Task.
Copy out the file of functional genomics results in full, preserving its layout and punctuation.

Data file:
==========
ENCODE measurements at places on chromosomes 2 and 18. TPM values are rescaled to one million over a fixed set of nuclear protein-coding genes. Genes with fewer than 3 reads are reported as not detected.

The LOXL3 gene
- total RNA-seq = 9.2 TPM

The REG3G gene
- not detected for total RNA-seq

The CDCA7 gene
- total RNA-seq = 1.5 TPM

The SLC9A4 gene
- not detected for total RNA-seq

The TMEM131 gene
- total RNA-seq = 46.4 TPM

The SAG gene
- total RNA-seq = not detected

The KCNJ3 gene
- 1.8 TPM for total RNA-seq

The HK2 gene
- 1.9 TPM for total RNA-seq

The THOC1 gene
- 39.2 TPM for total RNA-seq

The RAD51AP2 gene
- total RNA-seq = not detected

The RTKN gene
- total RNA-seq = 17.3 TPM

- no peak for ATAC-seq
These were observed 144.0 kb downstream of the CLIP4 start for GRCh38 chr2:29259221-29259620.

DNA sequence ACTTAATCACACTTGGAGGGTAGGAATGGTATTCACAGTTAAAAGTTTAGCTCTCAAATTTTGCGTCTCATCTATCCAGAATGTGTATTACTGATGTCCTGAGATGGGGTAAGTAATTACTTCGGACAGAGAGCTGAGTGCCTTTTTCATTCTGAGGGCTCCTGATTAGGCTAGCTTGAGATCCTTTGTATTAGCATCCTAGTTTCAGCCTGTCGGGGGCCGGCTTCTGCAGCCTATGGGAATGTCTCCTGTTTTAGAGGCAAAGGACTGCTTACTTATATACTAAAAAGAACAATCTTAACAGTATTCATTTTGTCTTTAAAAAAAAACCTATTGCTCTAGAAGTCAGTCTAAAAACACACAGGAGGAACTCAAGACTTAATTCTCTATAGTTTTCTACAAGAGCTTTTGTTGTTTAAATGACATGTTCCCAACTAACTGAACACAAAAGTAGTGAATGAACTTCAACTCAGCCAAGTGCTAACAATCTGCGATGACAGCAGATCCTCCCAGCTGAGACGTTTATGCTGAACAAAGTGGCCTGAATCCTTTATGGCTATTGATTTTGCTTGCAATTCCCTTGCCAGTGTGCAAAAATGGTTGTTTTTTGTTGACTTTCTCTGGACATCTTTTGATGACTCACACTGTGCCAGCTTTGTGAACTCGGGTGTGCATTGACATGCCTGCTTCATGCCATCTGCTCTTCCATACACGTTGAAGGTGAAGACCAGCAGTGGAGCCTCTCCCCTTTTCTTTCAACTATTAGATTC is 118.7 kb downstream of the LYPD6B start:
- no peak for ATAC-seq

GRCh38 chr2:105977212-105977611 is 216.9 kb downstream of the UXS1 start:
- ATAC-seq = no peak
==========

ENCODE measurements at places on chromosomes 2 and 18. TPM values are rescaled to one million over a fixed set of nuclear protein-coding genes. Genes with fewer than 3 reads are reported as not detected.

The LOXL3 gene
- total RNA-seq = 9.2 TPM

The REG3G gene
- not detected for total RNA-seq

The CDCA7 gene
- total RNA-seq = 1.5 TPM

The SLC9A4 gene
- not detected for total RNA-seq

The TMEM131 gene
- total RNA-seq = 46.4 TPM

The SAG gene
- total RNA-seq = not detected

The KCNJ3 gene
- 1.8 TPM for total RNA-seq

The HK2 gene
- 1.9 TPM for total RNA-seq

The THOC1 gene
- 39.2 TPM for total RNA-seq

The RAD51AP2 gene
- total RNA-seq = not detected

The RTKN gene
- total RNA-seq = 17.3 TPM

- no peak for ATAC-seq
These were observed 144.0 kb downstream of the CLIP4 start for GRCh38 chr2:29259221-29259620.

DNA sequence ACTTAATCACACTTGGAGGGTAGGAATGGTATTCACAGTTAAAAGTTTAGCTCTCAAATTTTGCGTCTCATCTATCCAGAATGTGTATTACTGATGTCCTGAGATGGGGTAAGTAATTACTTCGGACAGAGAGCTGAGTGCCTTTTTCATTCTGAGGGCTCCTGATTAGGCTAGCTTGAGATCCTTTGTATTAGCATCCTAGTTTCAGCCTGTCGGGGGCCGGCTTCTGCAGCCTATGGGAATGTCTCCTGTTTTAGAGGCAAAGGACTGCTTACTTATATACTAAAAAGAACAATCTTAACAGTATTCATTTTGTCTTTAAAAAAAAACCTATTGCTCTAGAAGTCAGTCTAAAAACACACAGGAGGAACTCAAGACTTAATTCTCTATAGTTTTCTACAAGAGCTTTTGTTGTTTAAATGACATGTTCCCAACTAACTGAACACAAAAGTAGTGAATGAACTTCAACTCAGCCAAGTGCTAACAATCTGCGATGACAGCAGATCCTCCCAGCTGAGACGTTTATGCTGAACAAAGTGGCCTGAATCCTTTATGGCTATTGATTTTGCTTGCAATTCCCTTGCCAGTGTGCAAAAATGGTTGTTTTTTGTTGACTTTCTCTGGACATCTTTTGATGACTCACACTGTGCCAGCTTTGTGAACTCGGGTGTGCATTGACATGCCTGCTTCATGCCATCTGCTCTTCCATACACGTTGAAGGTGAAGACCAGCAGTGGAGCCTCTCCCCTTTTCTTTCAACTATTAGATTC is 118.7 kb downstream of the LYPD6B start:
- no peak for ATAC-seq

GRCh38 chr2:105977212-105977611 is 216.9 kb downstream of the UXS1 start:
- ATAC-seq = no peak